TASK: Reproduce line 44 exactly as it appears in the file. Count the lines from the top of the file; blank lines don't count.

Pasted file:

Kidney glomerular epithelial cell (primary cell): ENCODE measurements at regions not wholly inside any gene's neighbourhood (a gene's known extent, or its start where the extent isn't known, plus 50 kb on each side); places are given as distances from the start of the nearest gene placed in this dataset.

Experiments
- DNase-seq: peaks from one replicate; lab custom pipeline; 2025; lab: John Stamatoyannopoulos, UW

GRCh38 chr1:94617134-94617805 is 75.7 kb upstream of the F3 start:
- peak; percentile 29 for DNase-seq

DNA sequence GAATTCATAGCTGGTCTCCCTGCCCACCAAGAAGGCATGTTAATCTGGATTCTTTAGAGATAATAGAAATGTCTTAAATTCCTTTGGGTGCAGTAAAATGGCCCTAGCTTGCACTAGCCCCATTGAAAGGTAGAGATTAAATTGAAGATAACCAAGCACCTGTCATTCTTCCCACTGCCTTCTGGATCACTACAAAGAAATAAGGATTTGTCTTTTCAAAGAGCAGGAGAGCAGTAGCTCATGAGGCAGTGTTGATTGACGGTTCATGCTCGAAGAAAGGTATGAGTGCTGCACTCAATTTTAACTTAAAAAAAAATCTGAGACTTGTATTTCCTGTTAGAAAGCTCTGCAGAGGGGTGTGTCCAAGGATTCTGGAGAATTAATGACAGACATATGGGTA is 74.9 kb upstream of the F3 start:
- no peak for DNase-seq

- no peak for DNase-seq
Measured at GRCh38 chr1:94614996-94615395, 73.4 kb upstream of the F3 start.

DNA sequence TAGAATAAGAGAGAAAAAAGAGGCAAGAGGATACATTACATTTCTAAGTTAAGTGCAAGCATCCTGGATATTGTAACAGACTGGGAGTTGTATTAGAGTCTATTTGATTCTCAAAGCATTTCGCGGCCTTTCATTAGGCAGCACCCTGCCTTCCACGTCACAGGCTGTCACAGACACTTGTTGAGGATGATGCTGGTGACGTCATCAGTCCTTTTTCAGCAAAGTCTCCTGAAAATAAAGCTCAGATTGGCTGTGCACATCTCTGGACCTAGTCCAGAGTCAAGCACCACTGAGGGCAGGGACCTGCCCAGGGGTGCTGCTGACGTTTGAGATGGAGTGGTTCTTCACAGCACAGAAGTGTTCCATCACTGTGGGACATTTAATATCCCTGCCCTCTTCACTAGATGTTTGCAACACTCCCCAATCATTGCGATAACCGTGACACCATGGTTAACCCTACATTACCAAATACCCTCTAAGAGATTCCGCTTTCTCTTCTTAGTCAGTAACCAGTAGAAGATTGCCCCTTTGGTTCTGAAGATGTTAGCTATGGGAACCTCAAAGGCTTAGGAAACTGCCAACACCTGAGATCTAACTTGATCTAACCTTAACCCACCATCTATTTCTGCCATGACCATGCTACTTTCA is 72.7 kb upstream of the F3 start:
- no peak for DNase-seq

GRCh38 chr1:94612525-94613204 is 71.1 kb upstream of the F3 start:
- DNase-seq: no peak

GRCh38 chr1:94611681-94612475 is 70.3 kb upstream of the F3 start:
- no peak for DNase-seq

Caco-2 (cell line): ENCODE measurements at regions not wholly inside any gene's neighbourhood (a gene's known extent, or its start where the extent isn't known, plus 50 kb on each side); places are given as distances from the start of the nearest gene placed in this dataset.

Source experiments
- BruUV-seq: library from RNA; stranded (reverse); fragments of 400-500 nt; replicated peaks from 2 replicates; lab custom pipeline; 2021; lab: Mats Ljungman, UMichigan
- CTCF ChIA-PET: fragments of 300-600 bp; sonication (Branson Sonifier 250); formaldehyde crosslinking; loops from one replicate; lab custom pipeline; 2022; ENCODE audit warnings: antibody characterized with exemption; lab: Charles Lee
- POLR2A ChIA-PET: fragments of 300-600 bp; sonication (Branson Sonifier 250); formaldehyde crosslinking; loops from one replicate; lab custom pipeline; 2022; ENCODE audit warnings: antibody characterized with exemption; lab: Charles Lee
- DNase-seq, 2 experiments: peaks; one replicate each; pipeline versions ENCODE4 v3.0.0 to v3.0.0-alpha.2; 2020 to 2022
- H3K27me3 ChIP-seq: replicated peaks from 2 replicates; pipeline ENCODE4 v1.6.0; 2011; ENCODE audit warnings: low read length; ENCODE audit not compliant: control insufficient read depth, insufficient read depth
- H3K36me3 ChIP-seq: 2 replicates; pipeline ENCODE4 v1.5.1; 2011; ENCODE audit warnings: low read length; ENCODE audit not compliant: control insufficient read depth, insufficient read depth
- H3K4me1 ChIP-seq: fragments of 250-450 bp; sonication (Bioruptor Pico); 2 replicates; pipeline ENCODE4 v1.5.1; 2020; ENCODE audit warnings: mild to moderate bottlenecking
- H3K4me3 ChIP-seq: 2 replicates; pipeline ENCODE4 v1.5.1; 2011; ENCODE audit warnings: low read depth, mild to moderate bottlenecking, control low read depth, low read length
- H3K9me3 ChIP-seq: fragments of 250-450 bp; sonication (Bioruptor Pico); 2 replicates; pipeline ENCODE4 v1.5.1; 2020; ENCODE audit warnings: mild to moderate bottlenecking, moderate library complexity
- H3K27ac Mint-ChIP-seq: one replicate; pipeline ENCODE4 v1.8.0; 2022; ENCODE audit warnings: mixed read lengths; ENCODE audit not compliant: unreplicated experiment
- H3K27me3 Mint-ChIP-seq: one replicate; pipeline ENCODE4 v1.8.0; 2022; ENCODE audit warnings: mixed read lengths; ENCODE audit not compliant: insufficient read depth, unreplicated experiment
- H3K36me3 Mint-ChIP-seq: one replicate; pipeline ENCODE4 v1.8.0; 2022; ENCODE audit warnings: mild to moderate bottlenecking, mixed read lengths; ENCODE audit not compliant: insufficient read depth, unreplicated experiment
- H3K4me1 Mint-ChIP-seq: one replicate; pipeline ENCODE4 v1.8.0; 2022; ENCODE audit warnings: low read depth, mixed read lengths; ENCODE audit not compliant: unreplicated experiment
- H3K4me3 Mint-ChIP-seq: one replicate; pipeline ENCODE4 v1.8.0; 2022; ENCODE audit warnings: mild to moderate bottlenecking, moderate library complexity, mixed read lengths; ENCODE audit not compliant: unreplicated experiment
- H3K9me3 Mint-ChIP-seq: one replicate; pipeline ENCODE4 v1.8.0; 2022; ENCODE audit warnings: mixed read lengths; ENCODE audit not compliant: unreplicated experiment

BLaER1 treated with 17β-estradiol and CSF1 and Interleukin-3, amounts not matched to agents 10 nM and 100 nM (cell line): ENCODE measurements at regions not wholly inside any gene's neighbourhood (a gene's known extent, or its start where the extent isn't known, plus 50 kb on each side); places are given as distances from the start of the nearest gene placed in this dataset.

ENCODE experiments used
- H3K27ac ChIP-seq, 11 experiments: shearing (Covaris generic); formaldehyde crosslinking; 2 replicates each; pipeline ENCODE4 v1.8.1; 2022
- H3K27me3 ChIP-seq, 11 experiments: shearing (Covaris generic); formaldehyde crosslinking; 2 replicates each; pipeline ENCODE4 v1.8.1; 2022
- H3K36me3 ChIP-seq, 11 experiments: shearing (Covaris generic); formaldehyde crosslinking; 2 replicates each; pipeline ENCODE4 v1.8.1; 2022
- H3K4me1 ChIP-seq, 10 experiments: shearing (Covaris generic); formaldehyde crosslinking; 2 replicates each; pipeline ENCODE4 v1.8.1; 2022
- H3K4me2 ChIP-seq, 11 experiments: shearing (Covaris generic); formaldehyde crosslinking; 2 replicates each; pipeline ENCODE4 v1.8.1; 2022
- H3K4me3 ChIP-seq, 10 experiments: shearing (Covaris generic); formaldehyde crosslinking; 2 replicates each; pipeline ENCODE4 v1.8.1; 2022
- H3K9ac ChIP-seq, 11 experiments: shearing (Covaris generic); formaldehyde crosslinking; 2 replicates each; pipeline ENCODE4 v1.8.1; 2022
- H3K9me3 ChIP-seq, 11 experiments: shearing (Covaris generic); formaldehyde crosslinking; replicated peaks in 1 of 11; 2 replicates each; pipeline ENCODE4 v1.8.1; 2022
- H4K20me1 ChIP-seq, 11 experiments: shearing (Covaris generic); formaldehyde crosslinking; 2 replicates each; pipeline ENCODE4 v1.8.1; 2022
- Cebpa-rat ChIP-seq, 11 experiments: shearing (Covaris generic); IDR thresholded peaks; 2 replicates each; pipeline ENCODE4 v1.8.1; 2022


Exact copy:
- Cebpa-rat ChIP-seq, 11 experiments: shearing (Covaris generic); IDR thresholded peaks; 2 replicates each; pipeline ENCODE4 v1.8.1; 2022